The big story: Xenophobic opportunism

Xenophobic tension is on the rise again in Gauteng’s townships and there’s a new organisation driving it this time: Operation Dudula. 

A few weeks ago, Kaya 959 reported that a group of Soweto and Alexandra residents marched to Hillbrow to remove undocumented foreign nationals by force. 

Things have intensified. On Monday, three Zimbabweans and a South African were injured during a clash between foreign nationals and people describing themselves as “Dudula Movement” members in Alexandra. The organisation is separate from Operation Dudula.

The organisers of Operation Dudula deny that their actions are xenophobic and say they are saving the townships’ economies.  

But the fact is that South Africans are becoming increasingly hostile to foreigners. The #PutSouthAfricaFirst hashtag on social media continues to trend at times, offering a slightly diluted version of the more aggressive anti-foreigner sentiment we’ve seen in action this week (and, sadly, so many times before).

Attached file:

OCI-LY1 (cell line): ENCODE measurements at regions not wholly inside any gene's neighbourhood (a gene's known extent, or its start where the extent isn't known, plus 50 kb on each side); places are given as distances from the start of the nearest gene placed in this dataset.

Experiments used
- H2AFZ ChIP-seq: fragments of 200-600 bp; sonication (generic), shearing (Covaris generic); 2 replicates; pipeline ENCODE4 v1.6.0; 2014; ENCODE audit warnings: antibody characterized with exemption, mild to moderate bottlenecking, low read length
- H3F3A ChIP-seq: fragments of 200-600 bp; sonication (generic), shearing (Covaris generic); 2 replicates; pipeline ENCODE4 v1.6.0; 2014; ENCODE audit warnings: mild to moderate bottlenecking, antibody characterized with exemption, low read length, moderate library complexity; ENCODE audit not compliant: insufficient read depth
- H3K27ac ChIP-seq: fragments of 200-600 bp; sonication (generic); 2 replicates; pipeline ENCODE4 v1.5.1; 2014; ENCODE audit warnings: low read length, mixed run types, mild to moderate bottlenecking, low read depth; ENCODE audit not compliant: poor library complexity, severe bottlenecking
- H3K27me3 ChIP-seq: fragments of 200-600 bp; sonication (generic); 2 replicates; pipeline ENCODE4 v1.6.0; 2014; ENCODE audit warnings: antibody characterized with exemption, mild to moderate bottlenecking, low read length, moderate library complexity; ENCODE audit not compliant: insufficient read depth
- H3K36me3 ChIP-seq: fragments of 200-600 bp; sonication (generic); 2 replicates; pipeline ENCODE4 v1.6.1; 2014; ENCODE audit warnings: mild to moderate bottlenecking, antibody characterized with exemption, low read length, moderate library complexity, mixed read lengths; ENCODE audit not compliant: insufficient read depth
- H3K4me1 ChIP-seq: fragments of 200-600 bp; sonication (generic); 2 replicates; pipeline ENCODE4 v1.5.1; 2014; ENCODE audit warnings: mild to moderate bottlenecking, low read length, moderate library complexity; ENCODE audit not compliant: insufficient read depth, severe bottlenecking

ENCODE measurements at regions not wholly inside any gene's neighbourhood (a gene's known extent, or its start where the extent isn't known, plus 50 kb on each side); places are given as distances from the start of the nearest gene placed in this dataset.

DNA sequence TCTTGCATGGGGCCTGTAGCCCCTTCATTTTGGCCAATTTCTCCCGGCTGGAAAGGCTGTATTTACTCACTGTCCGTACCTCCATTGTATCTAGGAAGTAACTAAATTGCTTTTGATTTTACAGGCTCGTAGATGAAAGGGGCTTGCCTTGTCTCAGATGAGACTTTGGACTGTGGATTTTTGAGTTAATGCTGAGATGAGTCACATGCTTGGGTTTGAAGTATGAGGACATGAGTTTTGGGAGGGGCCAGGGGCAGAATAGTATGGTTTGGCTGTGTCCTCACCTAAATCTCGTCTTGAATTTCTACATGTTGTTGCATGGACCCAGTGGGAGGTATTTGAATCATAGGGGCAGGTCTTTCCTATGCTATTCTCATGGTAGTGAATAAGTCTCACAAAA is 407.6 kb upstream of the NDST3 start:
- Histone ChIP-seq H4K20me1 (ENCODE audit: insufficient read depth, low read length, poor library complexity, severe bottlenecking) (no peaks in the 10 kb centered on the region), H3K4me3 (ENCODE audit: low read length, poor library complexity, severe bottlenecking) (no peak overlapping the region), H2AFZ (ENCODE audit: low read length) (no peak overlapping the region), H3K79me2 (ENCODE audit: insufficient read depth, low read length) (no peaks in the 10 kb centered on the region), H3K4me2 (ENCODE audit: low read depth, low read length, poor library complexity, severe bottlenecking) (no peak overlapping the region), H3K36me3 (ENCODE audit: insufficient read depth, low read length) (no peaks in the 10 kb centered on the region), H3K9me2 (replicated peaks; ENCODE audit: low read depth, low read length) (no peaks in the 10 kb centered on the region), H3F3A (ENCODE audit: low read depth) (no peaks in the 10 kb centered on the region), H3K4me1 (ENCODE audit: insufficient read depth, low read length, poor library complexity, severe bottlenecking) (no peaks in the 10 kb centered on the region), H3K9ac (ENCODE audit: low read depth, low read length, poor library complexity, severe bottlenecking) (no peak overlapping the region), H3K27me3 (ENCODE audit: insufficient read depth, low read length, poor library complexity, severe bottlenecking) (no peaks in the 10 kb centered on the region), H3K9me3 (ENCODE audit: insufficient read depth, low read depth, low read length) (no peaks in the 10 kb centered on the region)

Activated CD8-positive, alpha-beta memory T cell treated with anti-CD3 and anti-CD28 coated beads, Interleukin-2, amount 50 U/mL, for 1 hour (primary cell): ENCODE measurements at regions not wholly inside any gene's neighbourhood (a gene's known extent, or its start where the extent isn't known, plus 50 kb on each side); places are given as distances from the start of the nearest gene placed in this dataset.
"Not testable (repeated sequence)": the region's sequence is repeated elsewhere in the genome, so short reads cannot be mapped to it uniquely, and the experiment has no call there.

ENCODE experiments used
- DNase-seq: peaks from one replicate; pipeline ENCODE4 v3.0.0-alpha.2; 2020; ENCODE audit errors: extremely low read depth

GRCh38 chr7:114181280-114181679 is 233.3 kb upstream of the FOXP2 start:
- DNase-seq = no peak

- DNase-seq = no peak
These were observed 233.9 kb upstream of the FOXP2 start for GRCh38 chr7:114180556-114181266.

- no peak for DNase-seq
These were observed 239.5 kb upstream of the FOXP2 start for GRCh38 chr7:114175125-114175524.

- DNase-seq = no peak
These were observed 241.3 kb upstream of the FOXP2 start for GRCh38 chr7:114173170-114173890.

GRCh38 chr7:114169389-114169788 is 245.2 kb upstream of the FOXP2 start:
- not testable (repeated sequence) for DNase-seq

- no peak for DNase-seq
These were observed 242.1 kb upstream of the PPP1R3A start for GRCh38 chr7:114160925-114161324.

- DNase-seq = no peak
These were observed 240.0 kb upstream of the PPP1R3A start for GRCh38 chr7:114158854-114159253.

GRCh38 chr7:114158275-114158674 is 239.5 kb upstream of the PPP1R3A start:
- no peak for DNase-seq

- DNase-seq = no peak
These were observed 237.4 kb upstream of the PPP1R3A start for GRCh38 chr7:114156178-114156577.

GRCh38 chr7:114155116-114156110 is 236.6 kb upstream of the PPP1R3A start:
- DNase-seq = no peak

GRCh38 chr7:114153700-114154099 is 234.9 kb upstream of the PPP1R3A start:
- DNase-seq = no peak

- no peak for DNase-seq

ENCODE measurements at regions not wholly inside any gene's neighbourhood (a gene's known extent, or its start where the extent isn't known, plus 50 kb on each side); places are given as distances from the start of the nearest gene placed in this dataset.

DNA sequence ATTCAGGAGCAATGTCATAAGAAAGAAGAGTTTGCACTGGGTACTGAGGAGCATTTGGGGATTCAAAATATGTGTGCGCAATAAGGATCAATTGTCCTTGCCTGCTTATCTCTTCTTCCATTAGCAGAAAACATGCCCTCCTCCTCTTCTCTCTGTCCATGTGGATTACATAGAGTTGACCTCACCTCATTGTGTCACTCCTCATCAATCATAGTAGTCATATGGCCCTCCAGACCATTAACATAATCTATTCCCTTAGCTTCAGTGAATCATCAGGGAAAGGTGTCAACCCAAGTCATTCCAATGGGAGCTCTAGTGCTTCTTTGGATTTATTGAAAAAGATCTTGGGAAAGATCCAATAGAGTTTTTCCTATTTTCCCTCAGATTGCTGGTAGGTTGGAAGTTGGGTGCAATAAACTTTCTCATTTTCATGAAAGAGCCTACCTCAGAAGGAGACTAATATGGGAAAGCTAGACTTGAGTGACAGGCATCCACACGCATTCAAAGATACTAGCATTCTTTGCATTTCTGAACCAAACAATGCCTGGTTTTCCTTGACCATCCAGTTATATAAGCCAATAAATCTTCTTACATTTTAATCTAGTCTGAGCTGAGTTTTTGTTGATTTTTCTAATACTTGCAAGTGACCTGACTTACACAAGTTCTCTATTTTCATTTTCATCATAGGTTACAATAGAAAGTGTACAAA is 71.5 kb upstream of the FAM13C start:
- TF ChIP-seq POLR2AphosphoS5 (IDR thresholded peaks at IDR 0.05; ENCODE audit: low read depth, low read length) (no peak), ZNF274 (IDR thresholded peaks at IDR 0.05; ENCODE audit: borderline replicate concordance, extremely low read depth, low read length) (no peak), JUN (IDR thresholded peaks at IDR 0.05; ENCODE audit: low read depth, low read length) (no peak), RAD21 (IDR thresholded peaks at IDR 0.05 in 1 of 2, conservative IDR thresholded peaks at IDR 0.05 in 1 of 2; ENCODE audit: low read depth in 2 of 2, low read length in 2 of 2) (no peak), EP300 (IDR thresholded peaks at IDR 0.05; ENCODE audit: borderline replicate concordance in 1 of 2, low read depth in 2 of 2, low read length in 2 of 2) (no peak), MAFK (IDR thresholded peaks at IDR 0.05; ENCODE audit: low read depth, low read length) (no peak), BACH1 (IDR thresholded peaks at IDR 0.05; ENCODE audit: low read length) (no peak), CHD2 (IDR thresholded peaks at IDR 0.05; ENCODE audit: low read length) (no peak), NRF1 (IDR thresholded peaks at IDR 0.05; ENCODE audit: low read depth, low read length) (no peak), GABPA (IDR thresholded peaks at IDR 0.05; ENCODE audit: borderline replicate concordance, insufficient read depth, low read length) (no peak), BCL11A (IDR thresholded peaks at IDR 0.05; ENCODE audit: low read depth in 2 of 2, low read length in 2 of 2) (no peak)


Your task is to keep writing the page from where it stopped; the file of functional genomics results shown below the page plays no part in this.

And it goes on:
All this is taking place against the backdrop of national politics that’s becoming increasingly xenophobic. 

Herman Mashaba led the charge while at the DA and now is even more blatant as part of his popular Action SA formation. Others like the EFF, who were once anti-xenophobia, have jumped on board an anti-immigrant wagon plucked straight out of Donald Trump’s book of xenophobic tricks. 

Globally, the rise of this sort of right-wing sentiment doesn’t happen in a vacuum. 

It’s worth noting that Operation Dudula is partly led by Nhlanhla Lux, the man we once hailed as a hero for guarding Soweto’s Maponya Mall against looters during the July unrest.

But we may have erred. The country heaped praise on Lux when he worked outside the system for a just cause. The problem is that for him – and many other angry and poor South Africans – fighting foreigners also appears to be a just cause. 

It’s not. As many experts note, this is misdirected anger as unemployment and food prices soar. It’s easier to turn on one’s neighbour, who is holding it together a little better and looks different, than to rail against structural problems and the political elites who are to blame. How ironic that it’s these same elites encouraging xenophobia – and distracting from their own failings. It’s disgraceful. 

This article appeared as part of The Wrap, 10 March  2022. Sign up to receive our weekly updates.